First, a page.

In this talk, Darren van der Merwe of londonprintstudio, discusses gravure and contemporary interest in historical print techniques. Why are artists so inspired by traditional techniques? As traditional print co-ordinator in one of London’s leading studios, Darren works in both photopolymer and traditional dust-grain copperplate gravure. He compares and contrasts the two techniques both in their historical development and their contemporary application.
The talk co-incides with londonprintstudio’s Cornelia Parker print exhibition. Her print series ‘One Day this Glass Will Break’ uses a contemporary version of the photogravure process to explore the physical possibilities of found and everyday objects. Influenced by William Fox Talbot’s first photographic images, everyday objects were placed directly onto the photographic plate, exposing them to ultra violet light and resulting in a photographic positive. The objects – a cup, a lightbulb, a candlestick, and a soup tureen – become shadows of their former selves, scorched or burned into the paper, with dramatic effects. Parker‘s interest in gravure reflects a very contemporary interest in traditional techniques and their impact.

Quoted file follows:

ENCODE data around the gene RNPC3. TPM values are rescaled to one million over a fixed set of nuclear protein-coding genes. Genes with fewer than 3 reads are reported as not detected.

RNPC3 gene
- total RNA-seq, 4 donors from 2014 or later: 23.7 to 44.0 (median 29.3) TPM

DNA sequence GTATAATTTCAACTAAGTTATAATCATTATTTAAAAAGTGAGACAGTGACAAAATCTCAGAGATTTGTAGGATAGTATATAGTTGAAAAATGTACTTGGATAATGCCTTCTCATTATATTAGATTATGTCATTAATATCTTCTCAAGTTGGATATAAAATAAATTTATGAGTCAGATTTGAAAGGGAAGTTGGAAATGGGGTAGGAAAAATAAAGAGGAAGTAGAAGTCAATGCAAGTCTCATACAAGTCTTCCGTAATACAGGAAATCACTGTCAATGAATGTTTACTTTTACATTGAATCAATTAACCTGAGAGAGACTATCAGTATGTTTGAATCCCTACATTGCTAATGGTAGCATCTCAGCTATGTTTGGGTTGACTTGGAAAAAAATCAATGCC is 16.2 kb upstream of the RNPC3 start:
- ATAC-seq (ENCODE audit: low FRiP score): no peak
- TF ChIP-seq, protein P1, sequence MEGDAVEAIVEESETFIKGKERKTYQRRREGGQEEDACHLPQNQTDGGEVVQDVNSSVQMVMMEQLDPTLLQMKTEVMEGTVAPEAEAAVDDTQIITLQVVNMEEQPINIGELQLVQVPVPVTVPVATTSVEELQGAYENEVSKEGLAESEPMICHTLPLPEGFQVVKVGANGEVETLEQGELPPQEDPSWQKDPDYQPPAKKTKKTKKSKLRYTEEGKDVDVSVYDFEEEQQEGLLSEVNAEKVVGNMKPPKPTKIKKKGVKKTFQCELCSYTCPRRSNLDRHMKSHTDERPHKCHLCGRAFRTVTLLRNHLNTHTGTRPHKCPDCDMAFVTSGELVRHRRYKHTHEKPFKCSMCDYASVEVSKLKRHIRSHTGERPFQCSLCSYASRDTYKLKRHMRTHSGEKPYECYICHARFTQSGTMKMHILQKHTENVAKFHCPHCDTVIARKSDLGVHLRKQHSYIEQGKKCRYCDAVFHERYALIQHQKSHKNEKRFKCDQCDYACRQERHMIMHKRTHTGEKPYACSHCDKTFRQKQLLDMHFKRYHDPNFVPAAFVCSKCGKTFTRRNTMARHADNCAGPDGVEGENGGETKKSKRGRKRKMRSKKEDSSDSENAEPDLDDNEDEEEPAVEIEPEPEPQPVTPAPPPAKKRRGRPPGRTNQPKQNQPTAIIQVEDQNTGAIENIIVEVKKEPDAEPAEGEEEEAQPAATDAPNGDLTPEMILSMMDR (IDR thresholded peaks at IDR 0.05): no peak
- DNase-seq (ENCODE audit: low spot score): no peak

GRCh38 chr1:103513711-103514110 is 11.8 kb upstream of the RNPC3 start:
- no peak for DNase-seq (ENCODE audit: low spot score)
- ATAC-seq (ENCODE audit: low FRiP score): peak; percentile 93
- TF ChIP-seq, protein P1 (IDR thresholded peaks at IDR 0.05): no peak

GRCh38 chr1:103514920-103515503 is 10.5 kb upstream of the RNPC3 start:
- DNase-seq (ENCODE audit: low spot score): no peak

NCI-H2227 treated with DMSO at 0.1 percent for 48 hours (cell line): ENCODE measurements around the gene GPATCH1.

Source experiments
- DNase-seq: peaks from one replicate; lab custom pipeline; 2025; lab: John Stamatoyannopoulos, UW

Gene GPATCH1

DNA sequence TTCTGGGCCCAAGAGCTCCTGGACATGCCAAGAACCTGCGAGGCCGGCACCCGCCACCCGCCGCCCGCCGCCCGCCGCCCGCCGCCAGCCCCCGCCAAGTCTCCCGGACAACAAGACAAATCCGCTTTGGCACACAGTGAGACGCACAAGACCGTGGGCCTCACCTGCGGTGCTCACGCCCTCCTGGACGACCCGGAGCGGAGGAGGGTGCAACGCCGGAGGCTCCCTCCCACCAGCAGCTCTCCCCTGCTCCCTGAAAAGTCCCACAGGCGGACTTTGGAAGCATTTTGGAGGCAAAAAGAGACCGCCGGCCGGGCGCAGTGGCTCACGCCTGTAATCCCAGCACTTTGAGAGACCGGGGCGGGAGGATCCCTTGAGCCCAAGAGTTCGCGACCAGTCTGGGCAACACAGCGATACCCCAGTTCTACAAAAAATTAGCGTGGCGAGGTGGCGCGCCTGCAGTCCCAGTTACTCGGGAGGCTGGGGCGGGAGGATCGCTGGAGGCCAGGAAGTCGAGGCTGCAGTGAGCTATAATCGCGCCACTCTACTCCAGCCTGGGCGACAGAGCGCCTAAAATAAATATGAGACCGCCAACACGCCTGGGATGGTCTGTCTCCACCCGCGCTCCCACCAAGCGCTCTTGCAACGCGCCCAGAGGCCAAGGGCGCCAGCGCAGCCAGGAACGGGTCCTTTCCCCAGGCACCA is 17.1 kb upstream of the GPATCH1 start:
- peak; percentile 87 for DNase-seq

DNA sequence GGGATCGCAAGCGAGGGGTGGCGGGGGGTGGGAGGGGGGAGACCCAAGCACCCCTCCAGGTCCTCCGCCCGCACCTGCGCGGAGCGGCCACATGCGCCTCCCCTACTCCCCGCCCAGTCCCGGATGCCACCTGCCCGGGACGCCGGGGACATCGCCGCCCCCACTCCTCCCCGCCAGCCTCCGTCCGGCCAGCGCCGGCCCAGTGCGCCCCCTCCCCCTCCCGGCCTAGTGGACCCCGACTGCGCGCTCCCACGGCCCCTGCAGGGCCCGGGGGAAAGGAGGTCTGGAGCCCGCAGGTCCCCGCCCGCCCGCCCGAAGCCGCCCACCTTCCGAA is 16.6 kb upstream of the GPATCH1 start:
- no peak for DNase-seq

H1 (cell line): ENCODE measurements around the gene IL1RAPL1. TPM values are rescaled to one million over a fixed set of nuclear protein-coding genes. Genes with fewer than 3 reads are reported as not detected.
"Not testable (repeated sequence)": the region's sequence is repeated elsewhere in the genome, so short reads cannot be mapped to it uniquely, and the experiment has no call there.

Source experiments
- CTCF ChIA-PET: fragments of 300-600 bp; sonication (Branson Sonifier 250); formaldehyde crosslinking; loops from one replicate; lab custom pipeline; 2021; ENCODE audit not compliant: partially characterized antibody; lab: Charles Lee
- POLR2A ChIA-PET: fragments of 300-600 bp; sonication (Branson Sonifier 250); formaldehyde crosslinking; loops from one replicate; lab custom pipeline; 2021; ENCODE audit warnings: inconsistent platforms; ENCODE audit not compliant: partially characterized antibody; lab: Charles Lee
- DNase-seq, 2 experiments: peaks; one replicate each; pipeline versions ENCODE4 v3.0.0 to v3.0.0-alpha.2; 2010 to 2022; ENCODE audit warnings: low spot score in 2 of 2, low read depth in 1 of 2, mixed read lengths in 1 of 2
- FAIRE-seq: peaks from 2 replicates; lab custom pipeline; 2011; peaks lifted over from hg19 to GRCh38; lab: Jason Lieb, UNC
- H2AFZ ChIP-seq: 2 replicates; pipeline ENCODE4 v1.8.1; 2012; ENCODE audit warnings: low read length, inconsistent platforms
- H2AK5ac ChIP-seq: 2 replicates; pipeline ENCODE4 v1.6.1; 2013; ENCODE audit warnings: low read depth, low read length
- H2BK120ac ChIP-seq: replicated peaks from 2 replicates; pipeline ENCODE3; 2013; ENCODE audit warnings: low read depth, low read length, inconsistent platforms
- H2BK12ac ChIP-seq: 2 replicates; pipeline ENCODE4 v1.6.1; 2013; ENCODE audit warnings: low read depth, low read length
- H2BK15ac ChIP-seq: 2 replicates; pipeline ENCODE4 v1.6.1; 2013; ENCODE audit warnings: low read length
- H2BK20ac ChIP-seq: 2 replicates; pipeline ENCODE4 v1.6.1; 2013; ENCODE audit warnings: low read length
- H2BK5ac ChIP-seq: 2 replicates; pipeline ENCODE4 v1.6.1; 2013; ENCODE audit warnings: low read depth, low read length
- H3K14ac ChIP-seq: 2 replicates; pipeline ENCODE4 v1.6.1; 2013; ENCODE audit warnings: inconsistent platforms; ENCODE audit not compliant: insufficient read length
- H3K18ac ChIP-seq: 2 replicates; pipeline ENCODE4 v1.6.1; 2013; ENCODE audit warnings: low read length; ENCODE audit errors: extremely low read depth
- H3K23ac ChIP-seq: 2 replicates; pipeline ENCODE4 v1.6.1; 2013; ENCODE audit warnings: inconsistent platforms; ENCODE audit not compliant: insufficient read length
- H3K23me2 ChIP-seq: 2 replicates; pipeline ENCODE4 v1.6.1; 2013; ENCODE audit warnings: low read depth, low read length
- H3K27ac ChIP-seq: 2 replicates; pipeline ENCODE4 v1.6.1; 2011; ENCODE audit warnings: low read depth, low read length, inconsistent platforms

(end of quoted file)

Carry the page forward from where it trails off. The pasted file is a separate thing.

Cornelia Parker’s prints were created by using photopolymer, a contemporary technique in which londonprintstudio’s Darren van der Merwe is expert. Fascinated by unusual and historical print techniques, he has been experimenting with both photo polymer and traditional gravure, comparing and contrasting their uses and effects.
Traditional dust-grain copperplate gravure or heliogravure is an intaglio etching technique first patented by William Fox Talbot in 1852 and further developed by Karl Klič in 1879. It is one of the few true continuous tone printing processes in which a photographic positive is exposed onto a sensitized gelatin tissue. The tissue is developed and adhered to a copper plate, dusted with fine resin powder and etched in a series carefully timed and controlled ferric chloride baths. The plates are then hand inked and printed in the same fashion as an etching plate. The prints display a very finely rendered continuous tone and detail, which is very difficult to achieve with traditional etching techniques.